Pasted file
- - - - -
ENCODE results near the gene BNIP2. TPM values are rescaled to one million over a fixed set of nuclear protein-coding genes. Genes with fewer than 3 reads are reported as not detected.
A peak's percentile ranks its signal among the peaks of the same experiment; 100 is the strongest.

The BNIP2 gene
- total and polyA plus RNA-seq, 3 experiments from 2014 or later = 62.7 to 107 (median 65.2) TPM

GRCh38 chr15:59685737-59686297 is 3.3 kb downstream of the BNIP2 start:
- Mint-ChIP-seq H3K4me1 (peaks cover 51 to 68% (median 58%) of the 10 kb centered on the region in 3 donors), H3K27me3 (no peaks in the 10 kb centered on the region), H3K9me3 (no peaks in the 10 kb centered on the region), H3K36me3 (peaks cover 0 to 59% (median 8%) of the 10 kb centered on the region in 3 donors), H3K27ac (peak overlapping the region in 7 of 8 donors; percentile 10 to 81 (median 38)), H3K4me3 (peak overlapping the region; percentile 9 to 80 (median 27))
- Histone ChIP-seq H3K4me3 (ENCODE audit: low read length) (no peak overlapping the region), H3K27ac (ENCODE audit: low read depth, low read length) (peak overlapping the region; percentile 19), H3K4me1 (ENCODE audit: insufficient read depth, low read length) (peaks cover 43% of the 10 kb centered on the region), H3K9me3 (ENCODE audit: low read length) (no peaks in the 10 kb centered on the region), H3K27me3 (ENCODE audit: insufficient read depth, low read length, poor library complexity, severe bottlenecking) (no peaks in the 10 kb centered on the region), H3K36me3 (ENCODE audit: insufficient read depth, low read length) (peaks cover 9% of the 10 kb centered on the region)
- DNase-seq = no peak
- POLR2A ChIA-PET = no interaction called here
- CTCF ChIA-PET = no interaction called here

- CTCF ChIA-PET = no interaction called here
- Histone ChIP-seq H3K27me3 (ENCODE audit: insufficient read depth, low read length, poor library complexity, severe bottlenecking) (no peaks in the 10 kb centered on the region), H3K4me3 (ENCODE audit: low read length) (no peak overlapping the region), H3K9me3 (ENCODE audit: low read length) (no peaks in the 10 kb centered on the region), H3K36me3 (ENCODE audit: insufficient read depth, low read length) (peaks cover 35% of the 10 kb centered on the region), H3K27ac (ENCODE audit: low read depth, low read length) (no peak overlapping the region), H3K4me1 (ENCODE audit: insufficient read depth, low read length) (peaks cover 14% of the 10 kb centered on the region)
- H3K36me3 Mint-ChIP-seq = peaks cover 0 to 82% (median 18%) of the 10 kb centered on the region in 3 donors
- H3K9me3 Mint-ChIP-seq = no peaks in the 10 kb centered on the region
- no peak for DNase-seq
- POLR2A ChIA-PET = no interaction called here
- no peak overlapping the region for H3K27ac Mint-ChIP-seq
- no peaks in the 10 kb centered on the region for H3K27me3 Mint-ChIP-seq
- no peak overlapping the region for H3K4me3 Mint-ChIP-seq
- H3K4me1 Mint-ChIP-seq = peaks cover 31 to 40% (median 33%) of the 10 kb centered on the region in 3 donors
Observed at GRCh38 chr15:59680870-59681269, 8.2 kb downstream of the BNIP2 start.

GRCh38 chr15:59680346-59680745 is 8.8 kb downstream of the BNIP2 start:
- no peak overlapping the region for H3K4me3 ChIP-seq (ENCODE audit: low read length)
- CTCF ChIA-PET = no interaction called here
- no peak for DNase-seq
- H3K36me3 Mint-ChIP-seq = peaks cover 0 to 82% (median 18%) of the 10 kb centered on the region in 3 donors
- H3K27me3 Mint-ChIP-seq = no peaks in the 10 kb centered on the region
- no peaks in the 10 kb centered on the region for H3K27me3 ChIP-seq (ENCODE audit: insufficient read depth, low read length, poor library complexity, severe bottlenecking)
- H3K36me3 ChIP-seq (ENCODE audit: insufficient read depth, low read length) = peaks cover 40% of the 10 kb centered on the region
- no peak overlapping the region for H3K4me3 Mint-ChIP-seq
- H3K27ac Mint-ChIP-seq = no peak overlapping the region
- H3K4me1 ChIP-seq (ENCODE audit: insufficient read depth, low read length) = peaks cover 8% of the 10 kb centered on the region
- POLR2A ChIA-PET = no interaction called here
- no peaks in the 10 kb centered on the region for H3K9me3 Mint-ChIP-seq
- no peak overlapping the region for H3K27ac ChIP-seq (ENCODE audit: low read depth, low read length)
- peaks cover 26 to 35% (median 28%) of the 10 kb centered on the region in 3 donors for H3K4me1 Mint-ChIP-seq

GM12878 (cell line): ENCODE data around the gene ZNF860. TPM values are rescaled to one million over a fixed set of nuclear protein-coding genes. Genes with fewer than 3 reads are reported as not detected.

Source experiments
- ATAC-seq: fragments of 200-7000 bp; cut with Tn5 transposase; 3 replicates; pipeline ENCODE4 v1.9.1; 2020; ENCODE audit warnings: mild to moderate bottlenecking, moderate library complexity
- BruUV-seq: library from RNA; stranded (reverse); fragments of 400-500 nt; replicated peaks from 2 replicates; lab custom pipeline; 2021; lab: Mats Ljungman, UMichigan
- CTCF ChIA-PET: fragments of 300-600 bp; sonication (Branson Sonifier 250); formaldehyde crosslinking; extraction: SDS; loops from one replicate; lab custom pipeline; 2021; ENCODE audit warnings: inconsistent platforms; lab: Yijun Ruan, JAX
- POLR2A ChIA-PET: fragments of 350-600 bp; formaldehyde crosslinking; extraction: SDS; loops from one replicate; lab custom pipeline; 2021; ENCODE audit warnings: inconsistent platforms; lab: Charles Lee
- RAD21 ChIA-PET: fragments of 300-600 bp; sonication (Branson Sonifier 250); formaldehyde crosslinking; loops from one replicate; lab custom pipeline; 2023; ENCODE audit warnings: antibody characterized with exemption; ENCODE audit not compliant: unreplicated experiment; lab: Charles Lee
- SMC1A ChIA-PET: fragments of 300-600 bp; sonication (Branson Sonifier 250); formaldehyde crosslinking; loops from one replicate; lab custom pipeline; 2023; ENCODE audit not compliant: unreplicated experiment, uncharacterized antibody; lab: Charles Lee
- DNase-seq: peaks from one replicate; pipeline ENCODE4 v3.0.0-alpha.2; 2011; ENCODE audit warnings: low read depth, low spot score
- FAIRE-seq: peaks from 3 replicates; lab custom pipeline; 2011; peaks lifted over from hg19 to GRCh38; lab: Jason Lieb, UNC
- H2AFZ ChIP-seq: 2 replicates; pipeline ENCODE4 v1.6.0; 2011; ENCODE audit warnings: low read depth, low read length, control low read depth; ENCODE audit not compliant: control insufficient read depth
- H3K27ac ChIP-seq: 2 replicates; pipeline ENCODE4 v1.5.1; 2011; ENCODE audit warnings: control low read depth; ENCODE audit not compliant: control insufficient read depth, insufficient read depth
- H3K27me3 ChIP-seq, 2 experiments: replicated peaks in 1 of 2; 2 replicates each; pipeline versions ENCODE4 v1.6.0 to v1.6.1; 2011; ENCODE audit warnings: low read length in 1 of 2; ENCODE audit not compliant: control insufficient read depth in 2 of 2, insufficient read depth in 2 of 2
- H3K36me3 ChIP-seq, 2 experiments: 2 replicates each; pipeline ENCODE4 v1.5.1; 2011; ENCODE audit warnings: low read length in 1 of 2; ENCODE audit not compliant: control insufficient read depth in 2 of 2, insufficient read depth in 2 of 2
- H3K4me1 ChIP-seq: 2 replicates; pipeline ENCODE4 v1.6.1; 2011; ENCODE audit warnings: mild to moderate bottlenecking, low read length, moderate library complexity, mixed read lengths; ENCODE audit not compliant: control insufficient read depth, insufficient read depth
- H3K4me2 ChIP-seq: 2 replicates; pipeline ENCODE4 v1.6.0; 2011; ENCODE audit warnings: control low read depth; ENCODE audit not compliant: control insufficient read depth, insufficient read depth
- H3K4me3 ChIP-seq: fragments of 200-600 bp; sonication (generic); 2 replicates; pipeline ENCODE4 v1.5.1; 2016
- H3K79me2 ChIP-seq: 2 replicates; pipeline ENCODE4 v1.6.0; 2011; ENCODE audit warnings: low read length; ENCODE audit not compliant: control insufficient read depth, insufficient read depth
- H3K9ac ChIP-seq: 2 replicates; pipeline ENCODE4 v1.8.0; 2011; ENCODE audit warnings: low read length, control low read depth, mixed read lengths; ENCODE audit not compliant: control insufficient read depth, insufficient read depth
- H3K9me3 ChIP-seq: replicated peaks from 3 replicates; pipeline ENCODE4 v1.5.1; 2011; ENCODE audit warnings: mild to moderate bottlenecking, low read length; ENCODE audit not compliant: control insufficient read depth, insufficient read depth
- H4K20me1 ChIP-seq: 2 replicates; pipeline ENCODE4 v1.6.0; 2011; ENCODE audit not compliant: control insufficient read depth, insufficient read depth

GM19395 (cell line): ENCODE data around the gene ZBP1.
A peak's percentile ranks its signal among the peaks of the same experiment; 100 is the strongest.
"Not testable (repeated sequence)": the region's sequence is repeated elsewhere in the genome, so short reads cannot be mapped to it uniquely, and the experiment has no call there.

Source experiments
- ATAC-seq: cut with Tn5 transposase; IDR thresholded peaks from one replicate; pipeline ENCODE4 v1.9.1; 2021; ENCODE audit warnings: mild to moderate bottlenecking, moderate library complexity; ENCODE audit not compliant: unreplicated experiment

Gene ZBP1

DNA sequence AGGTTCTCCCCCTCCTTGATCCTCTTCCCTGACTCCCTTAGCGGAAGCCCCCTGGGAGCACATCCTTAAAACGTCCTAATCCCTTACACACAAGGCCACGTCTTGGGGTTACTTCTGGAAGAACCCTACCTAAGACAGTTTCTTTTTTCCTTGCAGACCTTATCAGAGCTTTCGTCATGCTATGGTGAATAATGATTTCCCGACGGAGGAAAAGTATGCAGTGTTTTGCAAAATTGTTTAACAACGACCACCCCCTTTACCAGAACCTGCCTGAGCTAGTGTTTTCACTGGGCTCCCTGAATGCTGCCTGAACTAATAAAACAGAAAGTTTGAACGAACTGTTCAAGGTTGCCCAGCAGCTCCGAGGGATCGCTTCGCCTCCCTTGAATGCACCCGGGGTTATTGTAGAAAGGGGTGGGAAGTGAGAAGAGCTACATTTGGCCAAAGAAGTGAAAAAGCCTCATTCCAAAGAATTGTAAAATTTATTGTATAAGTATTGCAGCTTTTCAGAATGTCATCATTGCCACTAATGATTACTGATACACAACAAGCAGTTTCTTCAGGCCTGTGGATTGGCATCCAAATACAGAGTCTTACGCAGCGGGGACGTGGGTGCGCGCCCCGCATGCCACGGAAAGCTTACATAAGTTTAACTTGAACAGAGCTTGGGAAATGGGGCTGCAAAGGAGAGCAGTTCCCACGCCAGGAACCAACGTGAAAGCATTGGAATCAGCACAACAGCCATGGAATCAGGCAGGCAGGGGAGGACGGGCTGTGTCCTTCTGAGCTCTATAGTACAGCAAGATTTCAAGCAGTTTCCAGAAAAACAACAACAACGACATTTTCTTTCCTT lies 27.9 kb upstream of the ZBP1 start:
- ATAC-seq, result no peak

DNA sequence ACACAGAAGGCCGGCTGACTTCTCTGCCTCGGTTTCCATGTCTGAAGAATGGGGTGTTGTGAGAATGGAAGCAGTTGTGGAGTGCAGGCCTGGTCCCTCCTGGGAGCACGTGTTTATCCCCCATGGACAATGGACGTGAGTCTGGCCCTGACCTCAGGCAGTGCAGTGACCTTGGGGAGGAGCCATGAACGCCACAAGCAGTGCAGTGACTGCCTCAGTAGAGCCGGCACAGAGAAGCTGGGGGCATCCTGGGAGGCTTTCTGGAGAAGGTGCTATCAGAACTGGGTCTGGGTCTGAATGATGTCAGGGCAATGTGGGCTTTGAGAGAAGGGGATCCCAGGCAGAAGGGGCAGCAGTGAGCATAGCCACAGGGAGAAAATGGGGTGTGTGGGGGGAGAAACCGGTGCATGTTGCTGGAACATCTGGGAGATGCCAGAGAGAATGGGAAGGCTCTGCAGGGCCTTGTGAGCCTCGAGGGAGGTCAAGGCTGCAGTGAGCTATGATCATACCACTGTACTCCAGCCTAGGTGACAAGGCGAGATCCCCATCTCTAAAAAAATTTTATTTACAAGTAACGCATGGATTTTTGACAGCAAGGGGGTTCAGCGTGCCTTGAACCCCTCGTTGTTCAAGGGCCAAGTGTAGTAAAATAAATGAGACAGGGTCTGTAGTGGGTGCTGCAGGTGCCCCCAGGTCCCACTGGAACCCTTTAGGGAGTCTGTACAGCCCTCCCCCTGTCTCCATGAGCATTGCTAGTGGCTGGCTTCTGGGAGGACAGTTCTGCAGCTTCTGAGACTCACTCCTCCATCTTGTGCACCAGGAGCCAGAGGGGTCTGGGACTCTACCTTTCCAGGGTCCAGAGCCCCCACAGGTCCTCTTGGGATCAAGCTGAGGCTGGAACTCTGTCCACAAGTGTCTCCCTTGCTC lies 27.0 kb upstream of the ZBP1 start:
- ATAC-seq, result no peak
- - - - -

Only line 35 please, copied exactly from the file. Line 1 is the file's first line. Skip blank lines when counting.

- no peak overlapping the region for H3K27ac ChIP-seq (ENCODE audit: low read depth, low read length)